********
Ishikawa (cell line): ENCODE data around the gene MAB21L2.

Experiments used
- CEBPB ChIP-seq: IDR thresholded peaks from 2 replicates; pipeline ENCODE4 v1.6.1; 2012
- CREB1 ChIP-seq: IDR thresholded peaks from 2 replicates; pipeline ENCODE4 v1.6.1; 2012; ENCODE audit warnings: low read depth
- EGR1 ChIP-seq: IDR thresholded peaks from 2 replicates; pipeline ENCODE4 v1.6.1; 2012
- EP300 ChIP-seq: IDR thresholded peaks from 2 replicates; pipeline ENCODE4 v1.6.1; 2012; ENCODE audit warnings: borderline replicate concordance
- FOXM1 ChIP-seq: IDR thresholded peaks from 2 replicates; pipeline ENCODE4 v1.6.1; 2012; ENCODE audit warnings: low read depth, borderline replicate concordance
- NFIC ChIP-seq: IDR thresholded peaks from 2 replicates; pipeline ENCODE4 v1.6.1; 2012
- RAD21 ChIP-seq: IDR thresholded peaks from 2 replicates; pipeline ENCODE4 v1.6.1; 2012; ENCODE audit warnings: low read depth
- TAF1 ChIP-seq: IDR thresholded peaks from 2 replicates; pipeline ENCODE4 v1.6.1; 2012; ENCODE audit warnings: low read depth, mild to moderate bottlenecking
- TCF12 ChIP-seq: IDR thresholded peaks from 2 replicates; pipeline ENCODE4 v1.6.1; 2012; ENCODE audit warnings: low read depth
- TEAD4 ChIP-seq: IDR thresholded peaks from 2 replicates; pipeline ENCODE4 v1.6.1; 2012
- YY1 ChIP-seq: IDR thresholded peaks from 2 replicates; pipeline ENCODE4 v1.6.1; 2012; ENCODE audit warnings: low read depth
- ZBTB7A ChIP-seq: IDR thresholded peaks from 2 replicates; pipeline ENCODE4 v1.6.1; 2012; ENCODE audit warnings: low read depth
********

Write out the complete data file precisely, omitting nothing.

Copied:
Ishikawa (cell line): ENCODE data around the gene MAB21L2.

Experiments used
- CEBPB ChIP-seq: IDR thresholded peaks from 2 replicates; pipeline ENCODE4 v1.6.1; 2012
- CREB1 ChIP-seq: IDR thresholded peaks from 2 replicates; pipeline ENCODE4 v1.6.1; 2012; ENCODE audit warnings: low read depth
- EGR1 ChIP-seq: IDR thresholded peaks from 2 replicates; pipeline ENCODE4 v1.6.1; 2012
- EP300 ChIP-seq: IDR thresholded peaks from 2 replicates; pipeline ENCODE4 v1.6.1; 2012; ENCODE audit warnings: borderline replicate concordance
- FOXM1 ChIP-seq: IDR thresholded peaks from 2 replicates; pipeline ENCODE4 v1.6.1; 2012; ENCODE audit warnings: low read depth, borderline replicate concordance
- NFIC ChIP-seq: IDR thresholded peaks from 2 replicates; pipeline ENCODE4 v1.6.1; 2012
- RAD21 ChIP-seq: IDR thresholded peaks from 2 replicates; pipeline ENCODE4 v1.6.1; 2012; ENCODE audit warnings: low read depth
- TAF1 ChIP-seq: IDR thresholded peaks from 2 replicates; pipeline ENCODE4 v1.6.1; 2012; ENCODE audit warnings: low read depth, mild to moderate bottlenecking
- TCF12 ChIP-seq: IDR thresholded peaks from 2 replicates; pipeline ENCODE4 v1.6.1; 2012; ENCODE audit warnings: low read depth
- TEAD4 ChIP-seq: IDR thresholded peaks from 2 replicates; pipeline ENCODE4 v1.6.1; 2012
- YY1 ChIP-seq: IDR thresholded peaks from 2 replicates; pipeline ENCODE4 v1.6.1; 2012; ENCODE audit warnings: low read depth
- ZBTB7A ChIP-seq: IDR thresholded peaks from 2 replicates; pipeline ENCODE4 v1.6.1; 2012; ENCODE audit warnings: low read depth